I am now offering the full text of my book The Digital Person: Technology and Privacy in the Information Age (NYU Press 2004) online for FREE download.
I’ve written before on the issue of whether 911 calls should be public [link no longer available]. The recent release of the Demi Moore 911 call raises the issues once again. From CBS News:
Jessica Bennett at Newsweek brought my attention to a story about the family of the killer whale trainer (Dawn Brancheau) who was killed while training the whale at SeaWorld: Brancheau’s family announced this week that they would seek an injunction to protect the release of the death imagery, captured by SeaWorld’s surveillance cameras on Feb. […]
Pursuant to the Federal Election Campaign Act (FECA), people’s campaign contributions must be accessible to the public. I’ve long found this to be problematic when applied to the campaign contributions of individuals. Certainly, information must be reported to the government to ensure that campaign contribution limits aren’t exceeded. But I don’t know why it is […]
A recent New York Times article by Brad Stone discusses a website called CriminalSearches.com, which allows you to punch in a name of a person and do a search for any criminal records about him or her. From the article:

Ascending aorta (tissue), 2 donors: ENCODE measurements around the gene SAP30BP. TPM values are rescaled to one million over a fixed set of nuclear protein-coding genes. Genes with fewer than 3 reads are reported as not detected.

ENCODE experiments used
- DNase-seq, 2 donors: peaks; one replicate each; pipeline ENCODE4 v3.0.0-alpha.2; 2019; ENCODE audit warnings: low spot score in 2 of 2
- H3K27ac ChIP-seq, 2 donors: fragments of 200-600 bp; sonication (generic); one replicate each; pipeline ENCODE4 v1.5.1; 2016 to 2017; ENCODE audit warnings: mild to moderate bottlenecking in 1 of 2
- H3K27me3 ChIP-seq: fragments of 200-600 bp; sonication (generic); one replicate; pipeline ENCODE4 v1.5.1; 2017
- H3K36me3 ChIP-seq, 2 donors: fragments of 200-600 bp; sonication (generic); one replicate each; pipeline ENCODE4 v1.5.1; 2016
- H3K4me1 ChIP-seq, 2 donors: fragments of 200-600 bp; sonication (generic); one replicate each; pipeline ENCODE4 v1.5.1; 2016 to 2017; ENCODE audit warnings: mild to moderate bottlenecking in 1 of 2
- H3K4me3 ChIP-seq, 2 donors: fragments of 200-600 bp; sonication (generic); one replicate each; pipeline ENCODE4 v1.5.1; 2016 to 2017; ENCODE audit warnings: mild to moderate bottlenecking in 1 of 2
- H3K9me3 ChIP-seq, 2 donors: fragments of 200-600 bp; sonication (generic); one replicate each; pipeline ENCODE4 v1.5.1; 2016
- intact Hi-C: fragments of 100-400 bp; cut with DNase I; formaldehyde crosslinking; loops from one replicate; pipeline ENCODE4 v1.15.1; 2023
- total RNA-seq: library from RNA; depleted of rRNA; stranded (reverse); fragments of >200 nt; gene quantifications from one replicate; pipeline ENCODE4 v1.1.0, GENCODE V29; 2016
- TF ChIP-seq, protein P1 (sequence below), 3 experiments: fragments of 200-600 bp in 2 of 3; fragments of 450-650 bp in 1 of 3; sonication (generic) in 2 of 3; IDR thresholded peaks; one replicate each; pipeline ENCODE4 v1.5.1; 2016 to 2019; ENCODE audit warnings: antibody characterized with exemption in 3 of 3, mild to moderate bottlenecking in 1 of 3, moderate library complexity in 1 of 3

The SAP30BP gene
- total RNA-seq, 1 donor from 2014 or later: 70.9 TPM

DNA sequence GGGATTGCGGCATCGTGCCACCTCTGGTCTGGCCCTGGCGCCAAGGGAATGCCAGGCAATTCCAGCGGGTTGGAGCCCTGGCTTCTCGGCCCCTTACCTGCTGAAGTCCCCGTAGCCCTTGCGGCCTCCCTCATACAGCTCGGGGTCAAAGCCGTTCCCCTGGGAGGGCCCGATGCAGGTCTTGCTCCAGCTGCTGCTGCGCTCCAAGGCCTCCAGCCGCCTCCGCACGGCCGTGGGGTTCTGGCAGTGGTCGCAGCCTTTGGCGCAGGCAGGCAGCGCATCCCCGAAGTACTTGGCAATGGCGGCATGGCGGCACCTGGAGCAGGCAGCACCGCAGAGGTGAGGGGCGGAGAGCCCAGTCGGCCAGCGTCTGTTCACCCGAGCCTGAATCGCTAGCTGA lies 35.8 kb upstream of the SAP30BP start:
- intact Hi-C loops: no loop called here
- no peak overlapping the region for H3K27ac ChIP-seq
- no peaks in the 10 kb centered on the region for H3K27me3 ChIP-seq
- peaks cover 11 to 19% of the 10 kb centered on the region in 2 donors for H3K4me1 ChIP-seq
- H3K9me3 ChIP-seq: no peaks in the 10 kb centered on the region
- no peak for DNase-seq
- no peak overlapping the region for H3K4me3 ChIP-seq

One of the virtues of the online encyclopedia Wikipedia is that it can reflect new information very quickly after it becomes known. But there’s a rather odd development in the case of wrestler Chris Benoit’s murder of his family and suicide. From the AP [link no longer available]:
Several years ago, the Department of Defense began developing a program called Total Information Awareness, a massive data mining project analyzing personal information on every citizen of the United States. After a series of blistering op-eds and strong negative public reaction, the Senate voted to stop all funding for the program.
So you want to go to Canada, eh? Well, you might get turned away at the border if you have any criminal convictions in your past. Even ones from 20 or 30 years ago. Even minor crimes. From the San Francisco Chronicle:
For quite some time, banks and financial institutions have been using people’s Social Security Numbers (SSNs) to verify their identities. Suppose you want to access your bank account to check your balance, change addresses, or close out the account. You call the bank, but how does the bank know it’s really you? For a while, […]
The New York Times reports: In 41 states, people accused or convicted of crimes have the legal right to rewrite history. They can have their criminal records expunged, and in theory that means that all traces of their encounters with the justice system will disappear. But enormous commercial databases are fast undoing the societal bargain of expungement, […]